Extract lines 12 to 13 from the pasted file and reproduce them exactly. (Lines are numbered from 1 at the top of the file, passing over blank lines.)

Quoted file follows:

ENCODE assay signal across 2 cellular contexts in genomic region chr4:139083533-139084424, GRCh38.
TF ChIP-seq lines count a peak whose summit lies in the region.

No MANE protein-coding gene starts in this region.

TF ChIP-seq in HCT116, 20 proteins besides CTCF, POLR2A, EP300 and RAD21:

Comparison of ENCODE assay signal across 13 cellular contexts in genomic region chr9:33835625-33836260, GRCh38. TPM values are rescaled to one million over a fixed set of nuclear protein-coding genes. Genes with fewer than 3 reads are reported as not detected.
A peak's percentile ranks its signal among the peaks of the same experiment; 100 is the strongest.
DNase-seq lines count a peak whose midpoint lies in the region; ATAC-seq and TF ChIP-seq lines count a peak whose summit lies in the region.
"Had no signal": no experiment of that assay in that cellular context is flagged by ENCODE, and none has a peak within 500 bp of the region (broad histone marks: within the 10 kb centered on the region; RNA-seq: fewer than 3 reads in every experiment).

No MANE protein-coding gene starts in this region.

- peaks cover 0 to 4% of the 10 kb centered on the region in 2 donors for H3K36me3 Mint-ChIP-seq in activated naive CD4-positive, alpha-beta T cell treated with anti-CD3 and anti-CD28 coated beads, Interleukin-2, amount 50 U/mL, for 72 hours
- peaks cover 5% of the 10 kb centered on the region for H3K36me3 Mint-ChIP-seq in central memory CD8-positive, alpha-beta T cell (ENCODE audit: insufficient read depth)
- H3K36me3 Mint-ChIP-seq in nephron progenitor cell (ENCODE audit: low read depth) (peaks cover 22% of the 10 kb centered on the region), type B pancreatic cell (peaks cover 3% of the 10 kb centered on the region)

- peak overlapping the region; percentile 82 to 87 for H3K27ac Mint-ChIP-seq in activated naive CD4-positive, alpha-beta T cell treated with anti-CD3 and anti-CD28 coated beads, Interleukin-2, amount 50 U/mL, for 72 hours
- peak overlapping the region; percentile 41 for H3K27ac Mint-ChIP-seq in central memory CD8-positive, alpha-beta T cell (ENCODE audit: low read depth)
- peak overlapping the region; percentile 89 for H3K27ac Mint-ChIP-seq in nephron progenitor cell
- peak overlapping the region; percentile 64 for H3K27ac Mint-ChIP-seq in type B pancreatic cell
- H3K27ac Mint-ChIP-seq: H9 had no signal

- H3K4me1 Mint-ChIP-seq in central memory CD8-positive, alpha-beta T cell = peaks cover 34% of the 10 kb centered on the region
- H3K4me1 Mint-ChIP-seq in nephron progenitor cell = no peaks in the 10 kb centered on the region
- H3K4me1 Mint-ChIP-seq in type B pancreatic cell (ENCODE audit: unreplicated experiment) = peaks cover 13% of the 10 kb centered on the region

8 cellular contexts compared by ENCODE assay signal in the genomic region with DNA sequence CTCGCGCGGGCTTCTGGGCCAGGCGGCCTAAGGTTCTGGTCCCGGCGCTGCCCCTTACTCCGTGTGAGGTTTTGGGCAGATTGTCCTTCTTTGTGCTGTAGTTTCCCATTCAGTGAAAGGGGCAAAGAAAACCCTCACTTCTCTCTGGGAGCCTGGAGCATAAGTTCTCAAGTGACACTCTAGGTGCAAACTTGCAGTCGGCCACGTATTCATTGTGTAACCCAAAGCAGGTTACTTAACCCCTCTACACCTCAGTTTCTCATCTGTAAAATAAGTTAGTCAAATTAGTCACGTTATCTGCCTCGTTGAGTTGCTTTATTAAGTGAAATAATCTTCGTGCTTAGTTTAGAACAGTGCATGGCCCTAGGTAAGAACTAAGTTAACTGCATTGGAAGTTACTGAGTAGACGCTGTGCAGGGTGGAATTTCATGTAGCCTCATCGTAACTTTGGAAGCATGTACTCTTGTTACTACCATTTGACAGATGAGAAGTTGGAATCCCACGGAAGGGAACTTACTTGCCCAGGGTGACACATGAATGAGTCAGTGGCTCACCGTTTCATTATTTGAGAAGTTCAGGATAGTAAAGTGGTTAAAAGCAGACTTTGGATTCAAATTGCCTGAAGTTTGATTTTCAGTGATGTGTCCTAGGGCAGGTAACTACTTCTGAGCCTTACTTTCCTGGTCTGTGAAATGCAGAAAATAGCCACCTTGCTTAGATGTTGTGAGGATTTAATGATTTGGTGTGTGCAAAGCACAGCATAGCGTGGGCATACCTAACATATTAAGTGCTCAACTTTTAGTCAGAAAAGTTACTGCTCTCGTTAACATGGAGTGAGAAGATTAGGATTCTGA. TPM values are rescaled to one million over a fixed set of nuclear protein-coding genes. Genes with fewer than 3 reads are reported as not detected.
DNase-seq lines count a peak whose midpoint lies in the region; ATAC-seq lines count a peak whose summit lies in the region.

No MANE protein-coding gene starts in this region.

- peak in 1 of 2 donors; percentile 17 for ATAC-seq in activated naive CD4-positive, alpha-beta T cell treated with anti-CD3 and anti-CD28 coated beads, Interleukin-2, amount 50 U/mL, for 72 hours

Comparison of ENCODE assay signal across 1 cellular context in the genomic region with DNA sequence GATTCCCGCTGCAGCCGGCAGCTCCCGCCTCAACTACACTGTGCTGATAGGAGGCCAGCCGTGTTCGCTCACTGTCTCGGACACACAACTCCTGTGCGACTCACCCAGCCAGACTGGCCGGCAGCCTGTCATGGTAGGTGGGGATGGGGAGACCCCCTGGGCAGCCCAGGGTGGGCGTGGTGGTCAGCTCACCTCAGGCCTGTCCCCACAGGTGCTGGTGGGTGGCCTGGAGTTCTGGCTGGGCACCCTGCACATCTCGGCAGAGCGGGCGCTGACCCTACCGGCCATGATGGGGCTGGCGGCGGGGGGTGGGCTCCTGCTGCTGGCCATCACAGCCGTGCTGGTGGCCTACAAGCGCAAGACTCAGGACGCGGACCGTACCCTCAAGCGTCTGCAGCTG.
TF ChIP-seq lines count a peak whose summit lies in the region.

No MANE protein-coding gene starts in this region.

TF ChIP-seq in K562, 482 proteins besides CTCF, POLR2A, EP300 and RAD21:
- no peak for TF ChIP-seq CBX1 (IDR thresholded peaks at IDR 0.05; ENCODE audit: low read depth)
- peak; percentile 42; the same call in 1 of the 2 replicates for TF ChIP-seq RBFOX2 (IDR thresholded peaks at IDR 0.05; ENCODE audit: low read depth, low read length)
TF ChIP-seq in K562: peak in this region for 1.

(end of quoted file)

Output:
- H3K36me3 Mint-ChIP-seq in nephron progenitor cell (ENCODE audit: low read depth) (peaks cover 22% of the 10 kb centered on the region), type B pancreatic cell (peaks cover 3% of the 10 kb centered on the region)

- peak overlapping the region; percentile 82 to 87 for H3K27ac Mint-ChIP-seq in activated naive CD4-positive, alpha-beta T cell treated with anti-CD3 and anti-CD28 coated beads, Interleukin-2, amount 50 U/mL, for 72 hours